This study investigates an old question that has re-emerged in social policymaking and in analyses of global social development: to what extent does targeting and size of social transfers matter for poverty? Using multilevel logistic regression and Cross-National Data Center in Luxembourg (LIS) income data for 40 middle- and high-income countries, we show that the size of transfer income has greater explanatory value for cross-country differences in poverty than the degree of targeting of transfer income. The results are remarkably robust in terms of estimated individual-level and country-level compositional and confounding factors.

  • 22.
    Ferrarini, Tommy
    et al.
    Stockholm University, Faculty of Social Sciences, The Swedish Institute for Social Research (SOFI).
    Nelson, Kenneth
    Stockholm University, Faculty of Social Sciences, The Swedish Institute for Social Research (SOFI).
    Sjöberg, Ola
    Stockholm University, Faculty of Social Sciences, The Swedish Institute for Social Research (SOFI). Stockholm University, Faculty of Social Sciences, Centre for Health Equity Studies (CHESS).
    Decomposing the effect of social policies on population health and inequalities: An empirical example of unemployment benefits2014In: Scandinavian Journal of Public Health, ISSN 1403-4948, E-ISSN 1651-1905, Vol. 42, no 7, p. 635-642Article in journal (Refereed)
    Abstract [en]

    Aim: The purpose of this study is to discuss and empirically contrast different conceptualizations and operationalizations of social policies in analysing health and educational differences in health cross-nationally. Methods: Country-level institutional and expenditure data on unemployment benefit schemes and individual-level data from the EU-SILC for 23 countries were used to analyse the association between unemployment benefits and self-assessed health for individuals with different educational attainment. Results: The analyses indicate that higher coverage rate (i.e. the proportion of the relevant population eligible for benefits) is associated with better self-related health among both low- and high-educated individuals, but is not linked to smaller educational differences in health. In contrast, replacement rate (i.e. the amount of benefits received) in isolation is not related to self-assessed health. However, in countries where coverage rates are high, higher replacement rates are associated with better health among both low- and high-educated individuals and smaller educational differences in health. Conclusions: Decomposing unemployment benefit programmes into two main dimensions – the proportion in the labour force covered by such programmes and the replacement rate received in case of unemployment – may present further insights into institutional mechanisms linking macro-level social policies to individual-level health outcomes.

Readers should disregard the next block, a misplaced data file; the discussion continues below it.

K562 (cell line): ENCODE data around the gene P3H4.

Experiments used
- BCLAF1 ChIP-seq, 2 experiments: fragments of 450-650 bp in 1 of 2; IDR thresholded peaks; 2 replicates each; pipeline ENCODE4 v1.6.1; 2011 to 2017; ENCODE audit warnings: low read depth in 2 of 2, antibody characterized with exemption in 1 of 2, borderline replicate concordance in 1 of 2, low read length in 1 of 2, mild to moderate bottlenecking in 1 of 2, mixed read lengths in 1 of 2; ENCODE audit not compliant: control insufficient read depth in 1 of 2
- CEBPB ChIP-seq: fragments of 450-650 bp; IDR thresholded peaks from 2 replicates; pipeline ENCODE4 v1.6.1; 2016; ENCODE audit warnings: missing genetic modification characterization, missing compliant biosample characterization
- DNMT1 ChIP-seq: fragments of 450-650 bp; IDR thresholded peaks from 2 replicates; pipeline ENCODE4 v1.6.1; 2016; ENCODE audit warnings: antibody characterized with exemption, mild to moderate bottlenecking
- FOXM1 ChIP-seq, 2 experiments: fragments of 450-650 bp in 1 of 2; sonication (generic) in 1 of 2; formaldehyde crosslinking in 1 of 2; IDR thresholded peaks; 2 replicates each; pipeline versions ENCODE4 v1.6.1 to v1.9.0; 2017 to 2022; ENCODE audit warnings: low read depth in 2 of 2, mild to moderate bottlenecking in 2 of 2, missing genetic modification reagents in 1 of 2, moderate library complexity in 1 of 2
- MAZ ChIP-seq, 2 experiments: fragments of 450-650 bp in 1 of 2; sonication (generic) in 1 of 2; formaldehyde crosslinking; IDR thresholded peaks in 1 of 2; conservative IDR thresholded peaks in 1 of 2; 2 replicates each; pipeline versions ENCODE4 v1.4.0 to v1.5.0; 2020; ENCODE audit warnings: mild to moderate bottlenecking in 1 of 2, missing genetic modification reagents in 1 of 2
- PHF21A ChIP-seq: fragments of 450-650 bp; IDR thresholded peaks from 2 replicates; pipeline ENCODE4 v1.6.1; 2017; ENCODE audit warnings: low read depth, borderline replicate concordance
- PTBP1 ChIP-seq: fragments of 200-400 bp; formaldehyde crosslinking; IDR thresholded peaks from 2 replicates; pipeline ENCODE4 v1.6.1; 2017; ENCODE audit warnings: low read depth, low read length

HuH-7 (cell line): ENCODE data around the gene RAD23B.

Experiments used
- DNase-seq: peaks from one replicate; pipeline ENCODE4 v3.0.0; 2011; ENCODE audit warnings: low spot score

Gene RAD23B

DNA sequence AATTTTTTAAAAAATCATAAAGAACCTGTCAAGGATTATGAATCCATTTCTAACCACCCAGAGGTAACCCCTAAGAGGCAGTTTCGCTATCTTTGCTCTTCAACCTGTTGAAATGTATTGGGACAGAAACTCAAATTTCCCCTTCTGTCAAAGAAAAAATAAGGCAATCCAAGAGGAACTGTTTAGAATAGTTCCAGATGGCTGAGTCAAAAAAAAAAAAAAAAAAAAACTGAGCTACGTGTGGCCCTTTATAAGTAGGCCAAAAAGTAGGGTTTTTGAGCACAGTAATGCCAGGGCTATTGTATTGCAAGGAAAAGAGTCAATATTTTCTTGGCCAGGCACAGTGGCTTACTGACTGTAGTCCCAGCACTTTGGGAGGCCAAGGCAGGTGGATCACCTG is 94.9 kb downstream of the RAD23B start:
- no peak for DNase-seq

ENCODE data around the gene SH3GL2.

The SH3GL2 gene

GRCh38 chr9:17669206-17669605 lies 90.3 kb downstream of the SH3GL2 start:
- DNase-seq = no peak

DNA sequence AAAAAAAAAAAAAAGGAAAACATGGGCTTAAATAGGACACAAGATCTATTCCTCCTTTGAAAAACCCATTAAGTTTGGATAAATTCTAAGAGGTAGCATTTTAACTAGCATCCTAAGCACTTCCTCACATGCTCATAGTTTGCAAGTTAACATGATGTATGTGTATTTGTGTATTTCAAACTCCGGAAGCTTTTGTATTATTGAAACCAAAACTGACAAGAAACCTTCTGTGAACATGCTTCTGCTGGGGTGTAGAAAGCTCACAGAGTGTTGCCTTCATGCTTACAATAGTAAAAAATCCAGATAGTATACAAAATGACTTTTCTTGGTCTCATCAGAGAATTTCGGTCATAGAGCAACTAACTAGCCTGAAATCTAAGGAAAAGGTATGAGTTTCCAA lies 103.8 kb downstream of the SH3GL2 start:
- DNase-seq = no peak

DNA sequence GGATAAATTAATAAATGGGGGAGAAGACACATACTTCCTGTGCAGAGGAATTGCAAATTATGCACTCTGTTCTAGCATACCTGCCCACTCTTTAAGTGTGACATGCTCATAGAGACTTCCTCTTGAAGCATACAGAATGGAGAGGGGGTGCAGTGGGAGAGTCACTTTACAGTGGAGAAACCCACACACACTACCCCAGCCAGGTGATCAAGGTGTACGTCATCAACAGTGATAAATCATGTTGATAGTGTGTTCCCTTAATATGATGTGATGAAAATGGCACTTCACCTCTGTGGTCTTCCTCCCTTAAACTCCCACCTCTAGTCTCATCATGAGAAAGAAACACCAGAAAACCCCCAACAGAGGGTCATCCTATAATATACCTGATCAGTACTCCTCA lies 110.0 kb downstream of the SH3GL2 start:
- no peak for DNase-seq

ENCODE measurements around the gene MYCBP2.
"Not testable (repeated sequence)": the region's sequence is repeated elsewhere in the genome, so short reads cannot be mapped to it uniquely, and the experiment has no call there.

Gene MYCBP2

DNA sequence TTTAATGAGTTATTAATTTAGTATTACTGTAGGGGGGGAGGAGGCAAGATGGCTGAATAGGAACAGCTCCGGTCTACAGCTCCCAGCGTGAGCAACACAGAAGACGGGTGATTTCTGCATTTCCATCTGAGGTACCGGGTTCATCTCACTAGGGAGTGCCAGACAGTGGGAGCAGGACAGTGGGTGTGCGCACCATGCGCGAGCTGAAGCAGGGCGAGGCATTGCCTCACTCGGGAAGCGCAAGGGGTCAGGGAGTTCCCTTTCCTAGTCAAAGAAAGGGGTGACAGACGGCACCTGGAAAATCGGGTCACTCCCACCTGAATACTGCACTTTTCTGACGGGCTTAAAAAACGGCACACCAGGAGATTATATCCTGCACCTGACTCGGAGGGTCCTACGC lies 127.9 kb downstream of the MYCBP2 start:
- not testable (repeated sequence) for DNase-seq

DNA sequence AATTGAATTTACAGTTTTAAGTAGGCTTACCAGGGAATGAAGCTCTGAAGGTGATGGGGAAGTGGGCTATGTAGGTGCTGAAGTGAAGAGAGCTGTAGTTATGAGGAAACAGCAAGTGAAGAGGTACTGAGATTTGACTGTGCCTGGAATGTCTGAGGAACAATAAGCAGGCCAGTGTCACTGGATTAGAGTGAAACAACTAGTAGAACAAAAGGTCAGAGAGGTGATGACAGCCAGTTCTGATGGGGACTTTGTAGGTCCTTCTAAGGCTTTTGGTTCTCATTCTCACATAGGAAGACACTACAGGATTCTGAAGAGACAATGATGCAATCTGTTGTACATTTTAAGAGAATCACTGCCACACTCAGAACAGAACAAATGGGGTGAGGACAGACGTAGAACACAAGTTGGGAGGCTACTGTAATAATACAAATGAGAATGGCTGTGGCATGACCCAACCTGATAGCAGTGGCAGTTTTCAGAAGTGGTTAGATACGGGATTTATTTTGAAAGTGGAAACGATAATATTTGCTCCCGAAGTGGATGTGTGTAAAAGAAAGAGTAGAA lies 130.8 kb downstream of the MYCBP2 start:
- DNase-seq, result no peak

• 23.
    Ferrarini, Tommy
    et al.
    Stockholm University, Faculty of Social Sciences, The Swedish Institute for Social Research (SOFI).
    Nelson, Kenneth
    Stockholm University, Faculty of Social Sciences, The Swedish Institute for Social Research (SOFI).
    Sjöberg, Ola
    Stockholm University, Faculty of Social Sciences, The Swedish Institute for Social Research (SOFI).
    Multipla välfärdsproblem: Sverige i ett jämförande perspektiv2010In: Socialstyrelsen - Social Rapport 2010, socialstyrelsen , 2010Chapter in book (Refereed)
  • 24.
    Ferrarini, Tommy
    et al.
    Stockholm University, Faculty of Social Sciences, The Swedish Institute for Social Research (SOFI).
    Nelson, Kenneth
    Stockholm University, Faculty of Social Sciences, The Swedish Institute for Social Research (SOFI).
    Sjöberg, Ola
    Stockholm University, Faculty of Social Sciences, The Swedish Institute for Social Research (SOFI).
    Unemployment insurance and deteriorating self-rated health in 23 European countries2014In: Journal of Epidemiology and Community Health, ISSN 0143-005X, E-ISSN 1470-2738, Vol. 68, no 7, p. 657-662Article in journal (Refereed)
    Abstract [en]

    Background

    The global financial crisis of 2008 is likely to have repercussions on public health in Europe, not least through escalating mass unemployment, fiscal austerity measures and inadequate social protection systems. The purpose of this study is to analyse the role of unemployment insurance for deteriorating self-rated health in the working age population at the onset of the fiscal crisis in Europe.

    Methods